Yuri and Julia Milner founded the Breakthrough Initiatives in 2015 to explore the universe, seek scientific evidence of life beyond Earth, and encourage public debate from a planetary perspective. You’ll find an introduction to Breakthrough Initiatives at the following link:
There are three initiatives described on this website:
Breakthrough Listen: This is a $100 million program of astronomical observations in search of evidence of intelligent life beyond Earth. It is by far the most comprehensive, intensive and sensitive search ever undertaken for artificial radio and optical signals. It includes a complete survey of the 1 million nearest stars, the plane and center of our galaxy, and the 100 nearest galaxies. All data will be open to the public.
Breakthrough Message: This is a $1 million competition to design a message representing Earth, life and humanity that could potentially be understood by another civilization.
Breakthrough Starshot: Yuri Milner and physicist Stephen Hawking announced the Breakthrough Starshot initiative on 12 April 2016. This is a $100 million research and engineering program with the goal of demonstrating proof-of-concept for a new technology: using laser light to accelerate ultra-light, unmanned, light sail spacecraft to 20% of the speed of light (0.2 c; 1.34 e+8 mph; 6.0e+7 meters/sec); and thereby enable a flyby mission to the nearest star system, Alpha Centauri, within a generation.
Breakthrough Starshot involves particularly intriguing engineering challenges. This initiative plans to launch many lightweight, light sail spacecraft from Earth and then individually accelerate each spacecraft to about 0.2 c using powerful terrestrial lasers. These lightweight spacecraft are expected to accelerate to about 0.2 c within a few minutes after laser propulsion begins. When the target speed has been reached, laser propulsion would be discontinued and the spacecraft will coast the rest of the way to its destination.
You can watch a short video on the Breakthrough Starshot spacecraft at the following link:
A detailed video (1hr 16 min) on this initiative, with discussions by Stephen Hawking and Freeman Dyson, is at the following link:
While the concept of a terrestrial laser-powered, ultra-light, light sail spacecraft is intriguing, the reality of flying through interstellar space at a speed of 0.2 c relative to low-density cosmic dust and gas along the route may raise daunting engineering challenges related to spacecraft survivability. The approach being taken by the Breakthrough Starshot initiative will be to launch many light sail spacecraft to provide redundancy and improve the likelihood of mission success.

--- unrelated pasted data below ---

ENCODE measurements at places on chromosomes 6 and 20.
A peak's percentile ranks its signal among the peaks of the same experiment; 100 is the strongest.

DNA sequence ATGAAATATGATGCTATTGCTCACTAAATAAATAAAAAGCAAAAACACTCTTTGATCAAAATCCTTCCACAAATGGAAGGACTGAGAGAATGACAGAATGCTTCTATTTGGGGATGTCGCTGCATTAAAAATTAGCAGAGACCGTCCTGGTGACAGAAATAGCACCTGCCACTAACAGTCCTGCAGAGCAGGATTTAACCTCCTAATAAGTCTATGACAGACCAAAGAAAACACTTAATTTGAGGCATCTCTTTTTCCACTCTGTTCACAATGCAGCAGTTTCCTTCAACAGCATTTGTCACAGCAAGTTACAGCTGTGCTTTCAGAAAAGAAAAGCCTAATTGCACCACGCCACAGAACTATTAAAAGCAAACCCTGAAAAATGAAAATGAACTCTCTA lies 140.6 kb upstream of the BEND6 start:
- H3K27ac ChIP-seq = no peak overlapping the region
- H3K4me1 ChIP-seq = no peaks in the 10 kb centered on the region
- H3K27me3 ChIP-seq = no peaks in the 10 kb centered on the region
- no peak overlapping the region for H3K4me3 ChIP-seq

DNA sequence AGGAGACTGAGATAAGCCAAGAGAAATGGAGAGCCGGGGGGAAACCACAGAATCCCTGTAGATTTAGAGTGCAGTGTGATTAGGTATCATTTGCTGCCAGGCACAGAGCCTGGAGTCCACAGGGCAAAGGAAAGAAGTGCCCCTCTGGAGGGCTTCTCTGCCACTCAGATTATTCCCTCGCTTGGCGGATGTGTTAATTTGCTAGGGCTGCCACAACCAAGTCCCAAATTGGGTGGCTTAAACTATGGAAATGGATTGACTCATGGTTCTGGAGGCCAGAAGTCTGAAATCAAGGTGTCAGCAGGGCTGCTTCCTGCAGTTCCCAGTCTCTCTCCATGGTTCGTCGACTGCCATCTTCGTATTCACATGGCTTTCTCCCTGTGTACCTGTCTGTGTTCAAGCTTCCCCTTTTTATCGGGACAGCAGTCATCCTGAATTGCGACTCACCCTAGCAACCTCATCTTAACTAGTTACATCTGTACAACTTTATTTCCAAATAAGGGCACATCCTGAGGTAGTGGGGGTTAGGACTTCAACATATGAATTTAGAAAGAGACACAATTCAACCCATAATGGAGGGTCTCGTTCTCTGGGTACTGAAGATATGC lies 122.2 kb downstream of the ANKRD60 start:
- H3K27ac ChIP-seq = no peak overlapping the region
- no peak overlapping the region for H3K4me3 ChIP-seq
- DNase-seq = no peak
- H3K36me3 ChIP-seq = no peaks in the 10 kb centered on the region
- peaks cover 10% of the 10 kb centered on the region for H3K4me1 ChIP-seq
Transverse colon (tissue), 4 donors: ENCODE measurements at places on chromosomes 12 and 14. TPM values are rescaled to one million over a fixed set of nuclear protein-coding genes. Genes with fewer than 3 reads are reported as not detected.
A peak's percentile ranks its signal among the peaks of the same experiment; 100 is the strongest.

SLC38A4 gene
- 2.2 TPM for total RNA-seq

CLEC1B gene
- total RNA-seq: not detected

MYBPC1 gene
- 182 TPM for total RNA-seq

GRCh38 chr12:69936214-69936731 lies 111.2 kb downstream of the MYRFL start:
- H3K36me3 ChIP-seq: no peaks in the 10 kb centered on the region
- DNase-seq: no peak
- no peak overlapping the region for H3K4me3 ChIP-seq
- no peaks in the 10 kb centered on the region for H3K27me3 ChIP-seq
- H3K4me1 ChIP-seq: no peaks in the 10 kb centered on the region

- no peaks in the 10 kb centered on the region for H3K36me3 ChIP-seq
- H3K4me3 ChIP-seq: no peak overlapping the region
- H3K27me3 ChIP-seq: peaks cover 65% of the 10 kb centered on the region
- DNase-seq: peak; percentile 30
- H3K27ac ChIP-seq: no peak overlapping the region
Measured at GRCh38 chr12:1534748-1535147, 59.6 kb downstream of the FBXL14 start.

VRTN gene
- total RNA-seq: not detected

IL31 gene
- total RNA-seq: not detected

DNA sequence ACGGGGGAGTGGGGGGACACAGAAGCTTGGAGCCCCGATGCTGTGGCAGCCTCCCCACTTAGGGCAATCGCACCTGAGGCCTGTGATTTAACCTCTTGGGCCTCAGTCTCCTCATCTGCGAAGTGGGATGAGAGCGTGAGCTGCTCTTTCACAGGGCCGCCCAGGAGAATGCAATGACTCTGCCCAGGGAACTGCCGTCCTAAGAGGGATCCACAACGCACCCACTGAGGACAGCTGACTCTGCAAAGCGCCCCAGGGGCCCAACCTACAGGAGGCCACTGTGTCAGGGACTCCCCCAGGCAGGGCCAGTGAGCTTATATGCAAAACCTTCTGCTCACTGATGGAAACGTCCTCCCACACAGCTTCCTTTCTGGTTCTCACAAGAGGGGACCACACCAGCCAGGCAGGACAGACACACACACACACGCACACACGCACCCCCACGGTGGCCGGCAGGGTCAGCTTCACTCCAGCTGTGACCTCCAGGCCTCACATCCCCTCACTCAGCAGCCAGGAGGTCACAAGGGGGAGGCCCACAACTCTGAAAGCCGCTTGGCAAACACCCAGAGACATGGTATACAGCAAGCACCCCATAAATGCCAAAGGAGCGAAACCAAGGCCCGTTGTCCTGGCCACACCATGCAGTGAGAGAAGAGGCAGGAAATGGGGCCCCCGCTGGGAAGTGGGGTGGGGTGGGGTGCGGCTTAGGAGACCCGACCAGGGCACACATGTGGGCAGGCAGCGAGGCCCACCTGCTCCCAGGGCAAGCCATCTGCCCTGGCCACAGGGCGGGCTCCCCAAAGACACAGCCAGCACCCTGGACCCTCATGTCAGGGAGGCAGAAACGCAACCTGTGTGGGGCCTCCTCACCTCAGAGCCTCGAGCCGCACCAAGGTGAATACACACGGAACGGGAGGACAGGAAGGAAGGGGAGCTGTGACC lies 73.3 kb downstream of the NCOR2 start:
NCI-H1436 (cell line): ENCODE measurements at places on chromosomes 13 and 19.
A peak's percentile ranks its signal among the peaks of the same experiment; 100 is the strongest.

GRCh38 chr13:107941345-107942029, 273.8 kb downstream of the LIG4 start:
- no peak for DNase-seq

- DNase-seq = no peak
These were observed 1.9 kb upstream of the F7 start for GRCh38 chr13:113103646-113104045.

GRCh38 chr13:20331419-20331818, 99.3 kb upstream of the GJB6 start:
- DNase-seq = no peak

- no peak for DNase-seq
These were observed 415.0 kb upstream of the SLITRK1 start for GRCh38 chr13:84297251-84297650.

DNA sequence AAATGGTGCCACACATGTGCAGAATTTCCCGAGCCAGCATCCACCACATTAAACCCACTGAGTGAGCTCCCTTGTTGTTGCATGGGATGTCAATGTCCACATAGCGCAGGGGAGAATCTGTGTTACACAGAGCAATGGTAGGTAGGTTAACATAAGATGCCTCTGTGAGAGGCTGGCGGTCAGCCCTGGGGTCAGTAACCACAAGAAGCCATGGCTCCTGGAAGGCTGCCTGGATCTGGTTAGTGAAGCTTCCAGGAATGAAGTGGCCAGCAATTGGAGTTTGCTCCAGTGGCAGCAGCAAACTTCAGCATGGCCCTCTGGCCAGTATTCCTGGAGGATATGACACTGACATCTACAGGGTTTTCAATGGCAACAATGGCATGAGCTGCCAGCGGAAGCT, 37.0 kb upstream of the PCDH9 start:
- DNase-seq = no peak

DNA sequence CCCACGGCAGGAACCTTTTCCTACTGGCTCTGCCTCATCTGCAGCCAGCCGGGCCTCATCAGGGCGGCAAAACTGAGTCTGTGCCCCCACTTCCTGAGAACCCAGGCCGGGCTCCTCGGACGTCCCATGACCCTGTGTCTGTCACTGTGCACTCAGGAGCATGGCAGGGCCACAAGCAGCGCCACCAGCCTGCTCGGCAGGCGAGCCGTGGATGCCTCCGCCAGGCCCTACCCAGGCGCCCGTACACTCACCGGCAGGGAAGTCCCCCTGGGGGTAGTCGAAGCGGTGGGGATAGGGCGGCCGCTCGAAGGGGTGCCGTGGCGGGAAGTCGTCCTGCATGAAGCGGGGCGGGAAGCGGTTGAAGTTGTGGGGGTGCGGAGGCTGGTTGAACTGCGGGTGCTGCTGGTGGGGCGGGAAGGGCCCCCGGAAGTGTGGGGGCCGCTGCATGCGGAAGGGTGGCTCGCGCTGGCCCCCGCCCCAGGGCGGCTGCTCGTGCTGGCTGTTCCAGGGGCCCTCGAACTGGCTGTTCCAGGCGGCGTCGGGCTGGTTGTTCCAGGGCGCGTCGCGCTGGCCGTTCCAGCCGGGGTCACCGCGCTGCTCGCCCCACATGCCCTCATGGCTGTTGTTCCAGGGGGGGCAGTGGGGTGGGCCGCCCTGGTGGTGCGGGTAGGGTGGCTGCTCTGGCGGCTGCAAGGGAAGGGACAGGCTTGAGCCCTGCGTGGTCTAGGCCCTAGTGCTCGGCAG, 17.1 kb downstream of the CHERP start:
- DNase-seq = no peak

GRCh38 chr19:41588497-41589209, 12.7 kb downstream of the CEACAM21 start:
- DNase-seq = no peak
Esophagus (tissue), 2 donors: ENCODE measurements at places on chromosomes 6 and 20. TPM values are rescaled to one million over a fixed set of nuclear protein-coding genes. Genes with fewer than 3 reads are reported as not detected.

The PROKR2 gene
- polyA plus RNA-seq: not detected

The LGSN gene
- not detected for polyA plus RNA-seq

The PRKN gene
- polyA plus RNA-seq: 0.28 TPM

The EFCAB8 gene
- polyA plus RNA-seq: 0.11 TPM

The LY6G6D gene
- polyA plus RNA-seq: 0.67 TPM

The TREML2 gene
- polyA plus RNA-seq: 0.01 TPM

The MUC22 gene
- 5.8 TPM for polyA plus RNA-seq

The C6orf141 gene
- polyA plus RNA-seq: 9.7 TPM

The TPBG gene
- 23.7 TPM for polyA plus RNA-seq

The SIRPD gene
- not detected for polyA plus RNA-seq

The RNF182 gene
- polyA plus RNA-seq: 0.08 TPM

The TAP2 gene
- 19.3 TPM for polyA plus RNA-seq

How much damage could a grain of space dust inflict on a spacecraft? The worst case would be for the spacecraft to absorb all the kinetic energy from the collision.
Wikipedia reports that cosmic dust falling to Earth has been studied and found to be composed of grains with masses between 10−16 kg and 10−4 kg.
The classical Newtonian equation for kinetic energy (Ek) will yield an adequate approximation of the kinetic energy transferred in an impact at a speed of 0.2 c:
Ek = ½ mv2
where m is the mass of the projectile, and v2 is the square of the velocity of the projectile.
The maximum kinetic energy deposited by a cosmic dust particle with an “average” mass, 10−10 kg, is estimated to be:
Ek = 0.5 (1e-10 kg)(3.6e+15 m2/sec2) = 1.8e+5 kg-m2/sec2 = 180,000 Joules
This is about 40 times the maximum kinetic energy of a projectile fired from a 12-gauge shotgun. That would be quite damaging, so hopefully there is a very low probability of encountering cosmic dust of this mass. In this case, that v2 term in the equation has a very bad effect on kinetic energy.
In comparison, the maximum kinetic energy deposited by a cosmic dust particle at the low end of the mass range, 10−16 kg, is estimated to be:
Ek = 0.5 (1e-16 kg)(3.6e+15 m2/sec2) = 1.8e-1 kg-m2/sec2 = 0.18 Joules
This is in the approximate kinetic energy range of a small projectile fired from an airsoft (paintball) type gun. If the spacecraft isn’t damaged, the momentum transfer, even from smaller impacts such as this, may be sufficient to alter the course of the spacecraft. As you can see, cosmic dust can be quite hazardous to fast moving spacecraft.
You can read more about the Breakthrough Starshot initiative at the following links:
arsTECHNICA, 23 August 2016: “Just how dangerous is it to travel at 20% the speed of light?
National Geographic, 13 April 2016: “Is the New $100 Million ‘Starshot’ for Real?”